Whale 'Traffic Jam' In Southern California Clogs Port; Scientists Can't Figure Out Mass Gathering
They're calling it a whale traffic jam. It's the time of year when gray whales migrate down the coast of Southern California to weather the winter in warmer waters. Sometimes they also see killer whales (AKA orcas) in the mix. But lately, scientists have been seeing gray whales, orcas, a sperm whale, humpback whales, blue whales, and fin whales in huge numbers. And nobody can figure out why.
"The thing you would expect to see are gray whales migrating through," Dave Bader, director of education at the Aquarium of the Pacific, told NPR. "And the fact that we're getting a chance to see at this time of year fin whales, blue whales, is really a mystery." Meanwhile, there have also been more gray whales, according to "census takers," who annually gather to count the migrating throngs. By Dec. 28, they had already seen 181 gray whales — twice the usual number.
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They've all come to feast and hang out near the bustling Port of Long Beach. Scientists like Bader have been speculating about what could've drawn so many different whales in such high numbers, NPR reports. It could be related to climate change. Under that theory, extra squid and krill are coming to Southern California because the warming seas are changing the convecting currents. Another theory says the water is becoming less polluted.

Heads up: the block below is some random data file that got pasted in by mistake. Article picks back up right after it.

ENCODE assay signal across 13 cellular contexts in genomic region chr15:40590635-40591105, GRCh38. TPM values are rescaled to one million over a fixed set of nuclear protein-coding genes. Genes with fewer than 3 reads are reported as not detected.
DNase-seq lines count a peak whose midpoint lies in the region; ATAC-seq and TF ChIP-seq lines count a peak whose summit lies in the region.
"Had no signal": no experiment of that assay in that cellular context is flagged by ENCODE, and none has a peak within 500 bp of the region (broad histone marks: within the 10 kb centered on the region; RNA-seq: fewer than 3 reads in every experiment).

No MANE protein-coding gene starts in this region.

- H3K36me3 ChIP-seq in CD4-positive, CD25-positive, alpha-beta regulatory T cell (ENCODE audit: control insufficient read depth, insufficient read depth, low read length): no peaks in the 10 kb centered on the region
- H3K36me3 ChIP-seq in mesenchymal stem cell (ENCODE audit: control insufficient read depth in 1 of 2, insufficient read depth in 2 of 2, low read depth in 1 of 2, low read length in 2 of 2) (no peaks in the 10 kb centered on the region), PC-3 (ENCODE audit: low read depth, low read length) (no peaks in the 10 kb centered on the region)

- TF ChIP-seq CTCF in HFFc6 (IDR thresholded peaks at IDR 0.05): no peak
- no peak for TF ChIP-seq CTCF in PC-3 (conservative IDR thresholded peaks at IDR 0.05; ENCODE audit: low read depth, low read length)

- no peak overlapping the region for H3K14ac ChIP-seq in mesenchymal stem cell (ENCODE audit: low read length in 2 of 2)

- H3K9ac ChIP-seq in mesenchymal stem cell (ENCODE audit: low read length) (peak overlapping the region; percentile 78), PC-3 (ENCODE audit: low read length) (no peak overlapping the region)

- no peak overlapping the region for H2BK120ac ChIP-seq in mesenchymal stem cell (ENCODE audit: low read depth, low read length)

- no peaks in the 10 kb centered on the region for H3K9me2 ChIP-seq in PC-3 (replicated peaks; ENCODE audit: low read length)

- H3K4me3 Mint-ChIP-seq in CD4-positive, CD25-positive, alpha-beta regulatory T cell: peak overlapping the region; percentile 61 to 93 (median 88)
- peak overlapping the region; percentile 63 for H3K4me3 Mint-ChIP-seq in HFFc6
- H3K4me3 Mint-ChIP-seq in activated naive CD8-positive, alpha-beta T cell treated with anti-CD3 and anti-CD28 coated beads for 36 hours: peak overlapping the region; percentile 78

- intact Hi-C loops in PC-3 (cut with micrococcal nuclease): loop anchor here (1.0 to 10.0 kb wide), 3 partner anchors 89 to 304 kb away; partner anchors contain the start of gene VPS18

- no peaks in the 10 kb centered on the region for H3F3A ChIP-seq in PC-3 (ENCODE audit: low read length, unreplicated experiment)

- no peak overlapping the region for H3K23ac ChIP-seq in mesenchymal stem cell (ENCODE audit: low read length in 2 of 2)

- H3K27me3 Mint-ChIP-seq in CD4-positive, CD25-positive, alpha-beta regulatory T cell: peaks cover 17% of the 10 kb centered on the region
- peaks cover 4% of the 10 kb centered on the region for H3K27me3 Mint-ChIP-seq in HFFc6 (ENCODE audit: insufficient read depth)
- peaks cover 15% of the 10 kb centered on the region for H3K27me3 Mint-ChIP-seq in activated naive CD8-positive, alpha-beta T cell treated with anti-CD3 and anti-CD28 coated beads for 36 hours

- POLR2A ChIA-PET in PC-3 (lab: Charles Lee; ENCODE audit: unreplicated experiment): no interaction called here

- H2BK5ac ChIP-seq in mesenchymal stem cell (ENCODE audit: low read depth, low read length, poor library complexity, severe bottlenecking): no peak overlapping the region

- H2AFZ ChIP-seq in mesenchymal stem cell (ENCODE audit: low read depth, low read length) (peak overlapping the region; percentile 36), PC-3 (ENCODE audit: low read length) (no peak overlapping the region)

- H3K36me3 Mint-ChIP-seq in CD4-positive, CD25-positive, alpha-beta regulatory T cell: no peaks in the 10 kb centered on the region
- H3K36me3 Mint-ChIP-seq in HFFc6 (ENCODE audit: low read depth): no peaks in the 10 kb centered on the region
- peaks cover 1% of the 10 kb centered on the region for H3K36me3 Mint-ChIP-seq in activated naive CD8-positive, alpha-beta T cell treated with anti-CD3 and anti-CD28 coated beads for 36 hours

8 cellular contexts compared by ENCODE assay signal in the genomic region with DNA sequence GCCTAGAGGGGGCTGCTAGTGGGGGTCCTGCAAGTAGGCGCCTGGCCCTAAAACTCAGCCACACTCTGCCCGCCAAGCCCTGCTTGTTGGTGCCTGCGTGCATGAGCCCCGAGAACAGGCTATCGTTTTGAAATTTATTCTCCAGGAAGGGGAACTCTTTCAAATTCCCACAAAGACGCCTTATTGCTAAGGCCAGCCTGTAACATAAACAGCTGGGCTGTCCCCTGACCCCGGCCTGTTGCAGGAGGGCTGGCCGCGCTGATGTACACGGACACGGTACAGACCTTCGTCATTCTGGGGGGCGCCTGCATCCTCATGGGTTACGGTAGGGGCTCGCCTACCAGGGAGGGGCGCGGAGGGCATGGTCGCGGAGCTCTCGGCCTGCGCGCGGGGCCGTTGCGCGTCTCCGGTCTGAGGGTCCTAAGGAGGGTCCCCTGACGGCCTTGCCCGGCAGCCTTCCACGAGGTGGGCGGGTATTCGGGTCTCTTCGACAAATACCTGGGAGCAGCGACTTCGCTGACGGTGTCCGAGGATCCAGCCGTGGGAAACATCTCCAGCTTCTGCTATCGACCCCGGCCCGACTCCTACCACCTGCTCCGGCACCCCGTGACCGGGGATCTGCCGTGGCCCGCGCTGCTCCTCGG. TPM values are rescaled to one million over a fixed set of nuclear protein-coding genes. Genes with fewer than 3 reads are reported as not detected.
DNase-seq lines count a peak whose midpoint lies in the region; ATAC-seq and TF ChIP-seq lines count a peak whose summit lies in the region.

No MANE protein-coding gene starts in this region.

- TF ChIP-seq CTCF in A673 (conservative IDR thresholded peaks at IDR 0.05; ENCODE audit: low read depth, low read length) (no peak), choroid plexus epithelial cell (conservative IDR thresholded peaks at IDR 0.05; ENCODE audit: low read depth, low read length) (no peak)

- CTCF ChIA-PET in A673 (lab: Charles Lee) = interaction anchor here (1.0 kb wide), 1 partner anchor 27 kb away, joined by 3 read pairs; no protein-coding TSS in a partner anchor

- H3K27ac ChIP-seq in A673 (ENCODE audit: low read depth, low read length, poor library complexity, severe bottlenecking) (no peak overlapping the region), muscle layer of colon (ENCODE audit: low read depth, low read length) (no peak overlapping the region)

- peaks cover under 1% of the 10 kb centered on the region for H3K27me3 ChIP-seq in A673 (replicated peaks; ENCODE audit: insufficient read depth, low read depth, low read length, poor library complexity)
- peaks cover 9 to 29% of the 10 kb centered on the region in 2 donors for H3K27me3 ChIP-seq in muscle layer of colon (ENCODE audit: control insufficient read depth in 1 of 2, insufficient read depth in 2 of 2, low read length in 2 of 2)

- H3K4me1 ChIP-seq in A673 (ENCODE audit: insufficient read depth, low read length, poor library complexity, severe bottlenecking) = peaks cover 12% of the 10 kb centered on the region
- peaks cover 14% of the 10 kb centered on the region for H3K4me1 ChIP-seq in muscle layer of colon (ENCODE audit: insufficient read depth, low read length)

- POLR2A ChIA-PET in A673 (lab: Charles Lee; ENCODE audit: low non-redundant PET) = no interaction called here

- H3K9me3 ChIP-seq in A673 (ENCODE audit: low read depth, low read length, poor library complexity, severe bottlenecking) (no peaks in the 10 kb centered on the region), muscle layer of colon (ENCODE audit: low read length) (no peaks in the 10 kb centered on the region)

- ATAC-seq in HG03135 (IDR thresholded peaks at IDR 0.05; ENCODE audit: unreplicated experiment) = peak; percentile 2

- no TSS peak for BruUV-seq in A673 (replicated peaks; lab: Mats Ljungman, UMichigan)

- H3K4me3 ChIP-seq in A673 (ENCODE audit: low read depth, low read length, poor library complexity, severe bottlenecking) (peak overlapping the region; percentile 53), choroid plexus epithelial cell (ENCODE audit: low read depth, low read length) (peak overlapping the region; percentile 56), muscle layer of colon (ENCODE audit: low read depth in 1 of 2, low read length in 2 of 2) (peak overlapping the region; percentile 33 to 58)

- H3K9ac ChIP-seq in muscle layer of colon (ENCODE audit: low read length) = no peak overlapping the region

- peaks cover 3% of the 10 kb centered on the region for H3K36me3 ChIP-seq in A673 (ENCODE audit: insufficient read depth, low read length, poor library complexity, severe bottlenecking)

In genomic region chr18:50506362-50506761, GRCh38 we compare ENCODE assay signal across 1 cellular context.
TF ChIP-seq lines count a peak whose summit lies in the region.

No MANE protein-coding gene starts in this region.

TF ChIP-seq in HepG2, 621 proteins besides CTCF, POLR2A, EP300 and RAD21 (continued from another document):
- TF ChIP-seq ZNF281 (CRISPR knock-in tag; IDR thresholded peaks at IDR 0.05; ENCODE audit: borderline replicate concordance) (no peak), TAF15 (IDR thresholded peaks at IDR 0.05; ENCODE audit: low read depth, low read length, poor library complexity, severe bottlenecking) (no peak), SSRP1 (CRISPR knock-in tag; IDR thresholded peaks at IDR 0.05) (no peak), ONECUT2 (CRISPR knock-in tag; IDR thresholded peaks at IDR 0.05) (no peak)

"We knew they came through here, and we knew that they were there, but to see them in this abundance, we really don't know why," Bader says. "It could very well be that we've done a great job and the waters are better here off the coast — somehow that's attracting them. Maybe the populations themselves are growing. But the honest answer is, we don't know."
According to the Whittier Daily News, there are about 21,000 gray whales living in the North Pacific. Alisa Schulman-Janiger, who leads the gray whale census, told the newspaper that the higher number of sightings could be attributed less to seismic changes than pollution and climate change. She said it's "either an earlier or closer-to-shore migration, a population boom or simply clearer skies for watchers to spot the marine mammals," the paper wrote.
"It's something really special to be able to see them in our own backyard, in the wild," Schulman-Janiger said. "They're coming up to boats on their own volition. They're choosing to come up to us, which is super special. It's not like they're in a tiny pool being forced to perform."
Photo above courtesy of Shutterstock.
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